Delve into the complexities of vicarious infringement and DMCA violations in AI training. Scott Hervey and James Kachmar from Weintraub Tobin dissect the recent district court ruling on OpenAI’s copyright infringement allegations on this installment of “The Briefing.”Continue Reading The Briefing: Authors Get Mixed Results with Initial Skirmish in OpenAI Lawsuit

In the realm of copyright law, determining the scope of damages and the applicability of the statute of limitations remains a contentious issue. The Supreme Court case of Nealy v. Warner Chappell Music (argued before the Court in February of this year) promises to shed light on this matter, grappling with the question of how far back a plaintiff can seek damages in a copyright infringement case. This pivotal legal battle has significant implications for copyright holders, defendants, and the broader creative industry landscape.Continue Reading Unraveling the Statute of Limitations in Copyright Infringement Cases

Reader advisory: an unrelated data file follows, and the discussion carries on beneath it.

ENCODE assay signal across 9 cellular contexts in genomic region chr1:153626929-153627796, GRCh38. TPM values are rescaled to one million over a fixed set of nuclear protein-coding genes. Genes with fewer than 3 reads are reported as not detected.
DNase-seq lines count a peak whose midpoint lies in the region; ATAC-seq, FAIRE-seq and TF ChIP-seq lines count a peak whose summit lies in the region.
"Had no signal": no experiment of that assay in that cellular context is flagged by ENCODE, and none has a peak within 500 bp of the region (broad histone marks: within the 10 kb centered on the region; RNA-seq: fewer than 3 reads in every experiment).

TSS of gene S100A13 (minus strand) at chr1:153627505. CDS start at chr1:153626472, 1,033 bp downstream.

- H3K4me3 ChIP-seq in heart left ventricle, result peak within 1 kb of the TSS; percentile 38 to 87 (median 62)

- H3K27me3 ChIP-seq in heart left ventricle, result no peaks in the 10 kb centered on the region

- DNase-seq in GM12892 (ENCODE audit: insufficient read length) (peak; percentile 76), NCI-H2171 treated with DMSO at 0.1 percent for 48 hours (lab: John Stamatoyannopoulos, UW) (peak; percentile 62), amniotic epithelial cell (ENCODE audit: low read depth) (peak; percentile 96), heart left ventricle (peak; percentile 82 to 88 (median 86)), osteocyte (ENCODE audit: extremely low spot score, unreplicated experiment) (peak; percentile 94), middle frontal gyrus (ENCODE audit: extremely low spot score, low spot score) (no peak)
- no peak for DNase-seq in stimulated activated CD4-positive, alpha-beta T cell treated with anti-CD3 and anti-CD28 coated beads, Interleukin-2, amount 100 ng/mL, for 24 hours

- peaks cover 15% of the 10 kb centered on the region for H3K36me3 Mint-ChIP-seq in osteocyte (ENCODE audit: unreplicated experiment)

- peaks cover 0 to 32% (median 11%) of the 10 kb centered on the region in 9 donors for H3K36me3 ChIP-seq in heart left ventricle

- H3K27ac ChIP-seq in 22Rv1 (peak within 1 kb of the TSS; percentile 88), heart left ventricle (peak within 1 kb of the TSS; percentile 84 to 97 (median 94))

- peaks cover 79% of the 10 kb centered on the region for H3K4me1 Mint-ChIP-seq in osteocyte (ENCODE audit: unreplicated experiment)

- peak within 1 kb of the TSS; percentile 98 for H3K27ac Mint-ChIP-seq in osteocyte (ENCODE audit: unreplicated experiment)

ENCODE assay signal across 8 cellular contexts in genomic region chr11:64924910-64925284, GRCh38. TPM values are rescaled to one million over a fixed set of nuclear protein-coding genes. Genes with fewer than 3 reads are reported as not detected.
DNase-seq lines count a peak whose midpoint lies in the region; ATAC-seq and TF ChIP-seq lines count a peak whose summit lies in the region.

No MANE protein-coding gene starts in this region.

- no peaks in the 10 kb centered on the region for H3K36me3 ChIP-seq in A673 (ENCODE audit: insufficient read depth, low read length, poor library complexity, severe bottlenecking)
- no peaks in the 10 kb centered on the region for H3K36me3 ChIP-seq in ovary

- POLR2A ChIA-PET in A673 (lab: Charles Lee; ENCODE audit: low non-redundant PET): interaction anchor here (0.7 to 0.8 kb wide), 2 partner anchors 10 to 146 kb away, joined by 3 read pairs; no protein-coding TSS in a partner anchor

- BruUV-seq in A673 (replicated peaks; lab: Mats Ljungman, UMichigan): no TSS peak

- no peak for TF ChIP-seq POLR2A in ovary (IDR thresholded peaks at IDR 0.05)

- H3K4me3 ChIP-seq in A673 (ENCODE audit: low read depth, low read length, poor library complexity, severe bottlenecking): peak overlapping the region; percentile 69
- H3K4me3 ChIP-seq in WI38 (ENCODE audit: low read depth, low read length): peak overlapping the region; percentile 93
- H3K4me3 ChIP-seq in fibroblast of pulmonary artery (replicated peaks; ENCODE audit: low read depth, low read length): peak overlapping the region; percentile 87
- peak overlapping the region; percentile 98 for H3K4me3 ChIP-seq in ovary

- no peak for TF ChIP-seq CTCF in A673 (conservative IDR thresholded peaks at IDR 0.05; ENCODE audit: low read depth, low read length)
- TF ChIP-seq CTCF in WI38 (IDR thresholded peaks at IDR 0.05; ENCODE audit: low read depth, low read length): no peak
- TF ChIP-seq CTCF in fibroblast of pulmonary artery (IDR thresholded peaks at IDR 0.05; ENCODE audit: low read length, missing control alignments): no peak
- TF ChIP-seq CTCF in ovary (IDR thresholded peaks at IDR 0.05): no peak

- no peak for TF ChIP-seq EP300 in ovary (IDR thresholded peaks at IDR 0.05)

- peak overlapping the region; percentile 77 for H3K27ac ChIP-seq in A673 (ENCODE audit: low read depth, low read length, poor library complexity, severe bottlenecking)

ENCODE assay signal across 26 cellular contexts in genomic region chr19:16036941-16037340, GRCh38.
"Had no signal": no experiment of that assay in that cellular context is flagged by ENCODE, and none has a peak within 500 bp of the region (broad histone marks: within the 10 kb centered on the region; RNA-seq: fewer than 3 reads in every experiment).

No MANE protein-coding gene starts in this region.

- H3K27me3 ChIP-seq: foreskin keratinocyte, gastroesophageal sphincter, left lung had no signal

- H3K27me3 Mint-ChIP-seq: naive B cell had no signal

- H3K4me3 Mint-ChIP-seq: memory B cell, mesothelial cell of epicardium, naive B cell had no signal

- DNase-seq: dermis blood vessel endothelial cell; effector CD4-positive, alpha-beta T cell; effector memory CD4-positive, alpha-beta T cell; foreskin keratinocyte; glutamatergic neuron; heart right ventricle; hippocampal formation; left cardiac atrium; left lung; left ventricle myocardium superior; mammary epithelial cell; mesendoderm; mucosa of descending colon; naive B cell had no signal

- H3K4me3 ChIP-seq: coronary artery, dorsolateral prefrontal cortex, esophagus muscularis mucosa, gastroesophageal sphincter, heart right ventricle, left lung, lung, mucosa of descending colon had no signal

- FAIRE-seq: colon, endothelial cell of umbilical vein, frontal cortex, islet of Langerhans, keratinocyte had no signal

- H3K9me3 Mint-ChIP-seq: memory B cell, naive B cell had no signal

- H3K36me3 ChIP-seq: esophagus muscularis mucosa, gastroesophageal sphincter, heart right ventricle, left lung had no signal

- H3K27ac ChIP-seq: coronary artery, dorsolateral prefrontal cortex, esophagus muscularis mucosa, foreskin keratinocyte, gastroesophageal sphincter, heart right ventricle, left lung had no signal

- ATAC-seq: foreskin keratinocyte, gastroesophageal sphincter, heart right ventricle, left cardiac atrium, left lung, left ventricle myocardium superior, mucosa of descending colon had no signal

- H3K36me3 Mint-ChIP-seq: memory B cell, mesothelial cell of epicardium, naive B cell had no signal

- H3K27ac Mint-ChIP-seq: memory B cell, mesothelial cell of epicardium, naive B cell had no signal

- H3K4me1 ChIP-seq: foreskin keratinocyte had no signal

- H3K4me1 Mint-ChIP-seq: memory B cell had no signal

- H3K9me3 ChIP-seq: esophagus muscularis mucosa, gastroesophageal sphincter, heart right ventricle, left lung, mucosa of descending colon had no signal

OpenAI, Inc. develops artificial intelligence software involving large language models (“LLM”) known as ChatGPT.  In 2023, several authors, including the comedian Sarah Silverman, filed putative class action lawsuits alleging various copyright infringement claims. On February 12, 2024, a District Court in the Northern District of California issued its Order and ruled on the OpenAI defendants’ motions to dismiss various claims in the two pending putative class action lawsuits.Continue Reading Authors Get Mixed Results With Initial Skirmish in OpenAI Lawsuit

How far back can a plaintiff recover damages in a copyright infringement case?  Scott Hervey and Jamie Lincenberg discuss this contested copyright law question in this installment of “The Briefing” by Weintraub Tobin.Continue Reading The Briefing: How Far Back Can You Go: Supreme Court to Decide Circuit Split on Recovery of Copyright Damages

Graffiti artists Nekst and Bates have filed a lawsuit against Guess and Macy’s for incorporating their tags in various articles of clothing. Scott Hervey and James Kachmar discuss this case in the next installment of “The Briefing.”Continue Reading The Briefing: Tag, You’re Sued: Graffiti Artists Sue Over Use of Their Tags